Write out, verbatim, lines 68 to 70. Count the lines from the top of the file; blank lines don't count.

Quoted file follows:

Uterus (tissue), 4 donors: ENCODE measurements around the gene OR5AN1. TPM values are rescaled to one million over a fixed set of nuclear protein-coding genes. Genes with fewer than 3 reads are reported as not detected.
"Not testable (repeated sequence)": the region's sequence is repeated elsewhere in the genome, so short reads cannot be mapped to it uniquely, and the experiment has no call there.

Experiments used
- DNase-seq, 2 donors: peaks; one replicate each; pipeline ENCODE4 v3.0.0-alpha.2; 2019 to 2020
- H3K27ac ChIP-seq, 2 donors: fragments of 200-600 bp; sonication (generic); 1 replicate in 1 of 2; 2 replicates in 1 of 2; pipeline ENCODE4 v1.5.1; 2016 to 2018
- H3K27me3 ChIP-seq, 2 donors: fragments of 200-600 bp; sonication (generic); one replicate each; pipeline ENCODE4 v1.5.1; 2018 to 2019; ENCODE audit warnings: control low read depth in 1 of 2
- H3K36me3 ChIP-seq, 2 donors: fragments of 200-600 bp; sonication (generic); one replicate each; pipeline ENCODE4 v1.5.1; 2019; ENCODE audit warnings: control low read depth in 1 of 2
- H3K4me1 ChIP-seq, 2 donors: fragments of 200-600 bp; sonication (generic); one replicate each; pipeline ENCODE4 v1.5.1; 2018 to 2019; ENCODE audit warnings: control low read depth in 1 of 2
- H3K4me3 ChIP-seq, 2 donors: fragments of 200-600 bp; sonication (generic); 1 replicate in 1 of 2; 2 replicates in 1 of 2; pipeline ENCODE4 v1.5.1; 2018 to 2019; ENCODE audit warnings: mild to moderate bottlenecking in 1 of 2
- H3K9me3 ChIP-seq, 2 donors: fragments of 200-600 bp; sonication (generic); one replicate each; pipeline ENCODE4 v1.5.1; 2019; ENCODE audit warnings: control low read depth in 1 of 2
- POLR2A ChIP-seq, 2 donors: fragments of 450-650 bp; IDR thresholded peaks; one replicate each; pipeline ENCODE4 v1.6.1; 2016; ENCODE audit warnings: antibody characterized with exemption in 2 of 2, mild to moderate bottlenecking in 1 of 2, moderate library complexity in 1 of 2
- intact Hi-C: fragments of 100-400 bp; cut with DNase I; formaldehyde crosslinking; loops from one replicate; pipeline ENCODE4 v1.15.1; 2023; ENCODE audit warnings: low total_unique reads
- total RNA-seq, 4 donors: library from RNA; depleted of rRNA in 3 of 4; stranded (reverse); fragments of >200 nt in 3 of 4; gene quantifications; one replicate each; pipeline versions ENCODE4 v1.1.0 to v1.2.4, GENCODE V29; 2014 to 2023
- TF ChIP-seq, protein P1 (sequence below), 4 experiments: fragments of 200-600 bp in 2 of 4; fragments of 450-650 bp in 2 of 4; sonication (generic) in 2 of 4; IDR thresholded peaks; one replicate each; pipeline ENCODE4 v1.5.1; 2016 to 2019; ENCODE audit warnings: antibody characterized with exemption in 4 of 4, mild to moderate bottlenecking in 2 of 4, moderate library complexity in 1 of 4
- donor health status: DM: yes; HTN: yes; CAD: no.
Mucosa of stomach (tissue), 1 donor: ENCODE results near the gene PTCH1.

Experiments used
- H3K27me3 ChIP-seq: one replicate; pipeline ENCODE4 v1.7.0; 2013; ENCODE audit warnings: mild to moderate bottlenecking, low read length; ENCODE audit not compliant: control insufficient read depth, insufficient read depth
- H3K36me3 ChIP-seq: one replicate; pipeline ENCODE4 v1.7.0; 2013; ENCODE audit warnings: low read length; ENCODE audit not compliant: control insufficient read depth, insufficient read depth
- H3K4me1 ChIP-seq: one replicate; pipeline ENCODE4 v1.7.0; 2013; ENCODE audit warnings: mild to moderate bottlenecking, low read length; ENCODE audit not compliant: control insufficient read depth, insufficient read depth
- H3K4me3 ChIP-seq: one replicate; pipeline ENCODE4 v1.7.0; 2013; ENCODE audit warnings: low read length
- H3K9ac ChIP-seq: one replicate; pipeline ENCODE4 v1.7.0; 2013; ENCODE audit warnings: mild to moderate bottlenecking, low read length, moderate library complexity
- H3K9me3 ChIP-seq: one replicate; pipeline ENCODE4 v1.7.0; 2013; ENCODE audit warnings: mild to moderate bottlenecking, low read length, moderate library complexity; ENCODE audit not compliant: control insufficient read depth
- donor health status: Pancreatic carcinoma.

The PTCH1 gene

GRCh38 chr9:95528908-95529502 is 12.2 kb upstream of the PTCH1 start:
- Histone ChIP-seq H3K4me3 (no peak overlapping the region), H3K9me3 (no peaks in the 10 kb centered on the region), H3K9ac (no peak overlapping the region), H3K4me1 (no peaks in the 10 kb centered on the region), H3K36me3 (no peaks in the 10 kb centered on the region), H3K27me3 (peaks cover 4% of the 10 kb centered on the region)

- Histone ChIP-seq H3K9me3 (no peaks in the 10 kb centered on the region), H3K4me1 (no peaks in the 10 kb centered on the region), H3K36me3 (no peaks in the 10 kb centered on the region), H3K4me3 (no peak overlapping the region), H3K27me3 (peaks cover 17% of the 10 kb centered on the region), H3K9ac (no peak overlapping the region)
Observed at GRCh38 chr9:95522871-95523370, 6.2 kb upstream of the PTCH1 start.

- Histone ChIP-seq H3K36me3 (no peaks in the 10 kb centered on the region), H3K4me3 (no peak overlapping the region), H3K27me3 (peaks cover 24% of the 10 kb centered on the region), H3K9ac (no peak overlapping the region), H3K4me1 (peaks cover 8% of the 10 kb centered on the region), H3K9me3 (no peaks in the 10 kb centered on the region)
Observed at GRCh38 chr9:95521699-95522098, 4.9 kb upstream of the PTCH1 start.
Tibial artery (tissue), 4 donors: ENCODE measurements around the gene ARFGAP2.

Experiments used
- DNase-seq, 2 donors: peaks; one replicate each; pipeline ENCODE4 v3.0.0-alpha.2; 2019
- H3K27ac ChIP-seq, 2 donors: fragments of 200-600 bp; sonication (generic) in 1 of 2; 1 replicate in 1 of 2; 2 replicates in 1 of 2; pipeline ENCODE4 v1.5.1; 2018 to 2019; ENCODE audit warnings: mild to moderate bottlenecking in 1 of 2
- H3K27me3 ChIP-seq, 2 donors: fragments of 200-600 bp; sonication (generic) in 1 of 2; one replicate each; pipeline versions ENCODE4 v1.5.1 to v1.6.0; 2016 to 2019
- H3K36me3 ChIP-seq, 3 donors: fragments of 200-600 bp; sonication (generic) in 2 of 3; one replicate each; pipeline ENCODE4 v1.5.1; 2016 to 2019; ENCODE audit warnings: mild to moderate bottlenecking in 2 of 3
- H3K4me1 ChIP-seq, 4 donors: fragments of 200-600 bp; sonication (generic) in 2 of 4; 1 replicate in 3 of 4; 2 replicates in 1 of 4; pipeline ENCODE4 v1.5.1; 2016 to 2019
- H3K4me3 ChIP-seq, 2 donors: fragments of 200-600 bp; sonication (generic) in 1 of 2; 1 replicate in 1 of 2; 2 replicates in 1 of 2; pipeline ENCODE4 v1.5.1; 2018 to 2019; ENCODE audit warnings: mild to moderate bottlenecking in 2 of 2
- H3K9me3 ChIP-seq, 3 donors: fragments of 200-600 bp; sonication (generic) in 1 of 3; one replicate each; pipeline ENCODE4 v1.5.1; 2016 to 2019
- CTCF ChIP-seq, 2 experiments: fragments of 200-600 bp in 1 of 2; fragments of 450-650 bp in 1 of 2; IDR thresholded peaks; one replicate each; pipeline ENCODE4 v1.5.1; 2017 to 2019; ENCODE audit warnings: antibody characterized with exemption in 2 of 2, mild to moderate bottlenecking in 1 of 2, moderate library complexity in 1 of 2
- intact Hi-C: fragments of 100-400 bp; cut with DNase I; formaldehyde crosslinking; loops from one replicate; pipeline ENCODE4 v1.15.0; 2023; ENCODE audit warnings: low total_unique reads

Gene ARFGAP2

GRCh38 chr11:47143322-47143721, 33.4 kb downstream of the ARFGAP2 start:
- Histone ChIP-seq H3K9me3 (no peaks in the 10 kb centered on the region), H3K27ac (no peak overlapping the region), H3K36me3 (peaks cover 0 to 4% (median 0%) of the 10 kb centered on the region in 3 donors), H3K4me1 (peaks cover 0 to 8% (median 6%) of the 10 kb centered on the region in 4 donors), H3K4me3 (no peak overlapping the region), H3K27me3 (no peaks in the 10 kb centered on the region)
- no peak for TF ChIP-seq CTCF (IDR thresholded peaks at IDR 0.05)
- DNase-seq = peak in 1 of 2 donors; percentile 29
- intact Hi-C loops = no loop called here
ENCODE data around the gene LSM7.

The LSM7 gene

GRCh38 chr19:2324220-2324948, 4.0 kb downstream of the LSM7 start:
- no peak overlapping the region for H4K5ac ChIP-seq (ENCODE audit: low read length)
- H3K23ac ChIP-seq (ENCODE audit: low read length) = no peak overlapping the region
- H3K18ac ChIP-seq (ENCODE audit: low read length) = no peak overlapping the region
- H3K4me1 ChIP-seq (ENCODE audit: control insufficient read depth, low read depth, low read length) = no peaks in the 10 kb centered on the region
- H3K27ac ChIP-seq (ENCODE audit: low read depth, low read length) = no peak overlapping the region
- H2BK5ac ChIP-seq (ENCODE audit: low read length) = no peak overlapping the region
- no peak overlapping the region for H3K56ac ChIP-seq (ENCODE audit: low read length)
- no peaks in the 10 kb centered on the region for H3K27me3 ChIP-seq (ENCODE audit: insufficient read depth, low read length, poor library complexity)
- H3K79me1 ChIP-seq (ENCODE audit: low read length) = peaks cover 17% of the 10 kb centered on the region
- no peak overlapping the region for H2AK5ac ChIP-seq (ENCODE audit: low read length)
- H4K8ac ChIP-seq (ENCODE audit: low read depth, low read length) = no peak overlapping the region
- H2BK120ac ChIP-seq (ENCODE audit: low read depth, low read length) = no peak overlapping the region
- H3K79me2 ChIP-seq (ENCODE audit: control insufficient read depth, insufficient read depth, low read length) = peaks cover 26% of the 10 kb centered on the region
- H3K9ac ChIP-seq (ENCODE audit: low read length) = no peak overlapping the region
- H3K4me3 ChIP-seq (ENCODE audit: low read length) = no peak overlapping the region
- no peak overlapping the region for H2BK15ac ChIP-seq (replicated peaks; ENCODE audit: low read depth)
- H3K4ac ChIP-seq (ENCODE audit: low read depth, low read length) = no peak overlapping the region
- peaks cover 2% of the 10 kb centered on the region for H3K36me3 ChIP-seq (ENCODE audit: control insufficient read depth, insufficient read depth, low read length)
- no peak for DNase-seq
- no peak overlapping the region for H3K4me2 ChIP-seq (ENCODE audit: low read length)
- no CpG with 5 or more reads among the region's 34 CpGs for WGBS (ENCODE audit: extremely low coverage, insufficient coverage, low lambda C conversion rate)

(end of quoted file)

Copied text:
- H3K4ac ChIP-seq (ENCODE audit: low read depth, low read length) = no peak overlapping the region
- peaks cover 2% of the 10 kb centered on the region for H3K36me3 ChIP-seq (ENCODE audit: control insufficient read depth, insufficient read depth, low read length)
- no peak for DNase-seq